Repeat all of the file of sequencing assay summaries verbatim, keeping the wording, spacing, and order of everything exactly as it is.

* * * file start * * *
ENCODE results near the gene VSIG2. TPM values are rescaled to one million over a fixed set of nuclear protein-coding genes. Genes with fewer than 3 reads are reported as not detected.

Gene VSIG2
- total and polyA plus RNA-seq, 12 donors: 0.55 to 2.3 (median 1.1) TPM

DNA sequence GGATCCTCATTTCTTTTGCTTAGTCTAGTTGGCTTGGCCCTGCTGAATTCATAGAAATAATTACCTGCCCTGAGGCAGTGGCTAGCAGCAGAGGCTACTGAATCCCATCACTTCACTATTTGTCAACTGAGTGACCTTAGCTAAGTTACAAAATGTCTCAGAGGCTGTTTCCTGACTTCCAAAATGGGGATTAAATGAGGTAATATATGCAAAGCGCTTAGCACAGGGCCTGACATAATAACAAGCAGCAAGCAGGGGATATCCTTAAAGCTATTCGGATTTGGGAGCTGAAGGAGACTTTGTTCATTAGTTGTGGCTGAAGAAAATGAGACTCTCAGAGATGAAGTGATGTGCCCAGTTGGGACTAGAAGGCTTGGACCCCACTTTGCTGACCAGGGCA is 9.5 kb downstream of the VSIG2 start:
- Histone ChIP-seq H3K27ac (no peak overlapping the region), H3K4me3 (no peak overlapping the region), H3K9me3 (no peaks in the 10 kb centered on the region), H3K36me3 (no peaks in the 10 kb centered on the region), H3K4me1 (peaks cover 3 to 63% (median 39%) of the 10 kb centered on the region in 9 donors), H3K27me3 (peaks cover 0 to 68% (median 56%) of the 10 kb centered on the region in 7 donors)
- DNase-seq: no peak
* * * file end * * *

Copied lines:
ENCODE results near the gene VSIG2. TPM values are rescaled to one million over a fixed set of nuclear protein-coding genes. Genes with fewer than 3 reads are reported as not detected.

Gene VSIG2
- total and polyA plus RNA-seq, 12 donors: 0.55 to 2.3 (median 1.1) TPM

DNA sequence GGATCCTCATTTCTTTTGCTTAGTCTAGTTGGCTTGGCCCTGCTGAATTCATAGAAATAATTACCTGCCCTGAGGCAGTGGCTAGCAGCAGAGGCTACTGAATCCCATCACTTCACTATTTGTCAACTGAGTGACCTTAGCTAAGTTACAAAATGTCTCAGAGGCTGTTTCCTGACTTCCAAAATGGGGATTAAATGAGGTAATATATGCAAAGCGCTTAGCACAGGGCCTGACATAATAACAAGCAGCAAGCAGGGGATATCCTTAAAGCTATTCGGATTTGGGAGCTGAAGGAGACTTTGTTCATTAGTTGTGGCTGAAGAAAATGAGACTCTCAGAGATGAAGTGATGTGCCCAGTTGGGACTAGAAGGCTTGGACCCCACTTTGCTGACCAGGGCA is 9.5 kb downstream of the VSIG2 start:
- Histone ChIP-seq H3K27ac (no peak overlapping the region), H3K4me3 (no peak overlapping the region), H3K9me3 (no peaks in the 10 kb centered on the region), H3K36me3 (no peaks in the 10 kb centered on the region), H3K4me1 (peaks cover 3 to 63% (median 39%) of the 10 kb centered on the region in 9 donors), H3K27me3 (peaks cover 0 to 68% (median 56%) of the 10 kb centered on the region in 7 donors)
- DNase-seq: no peak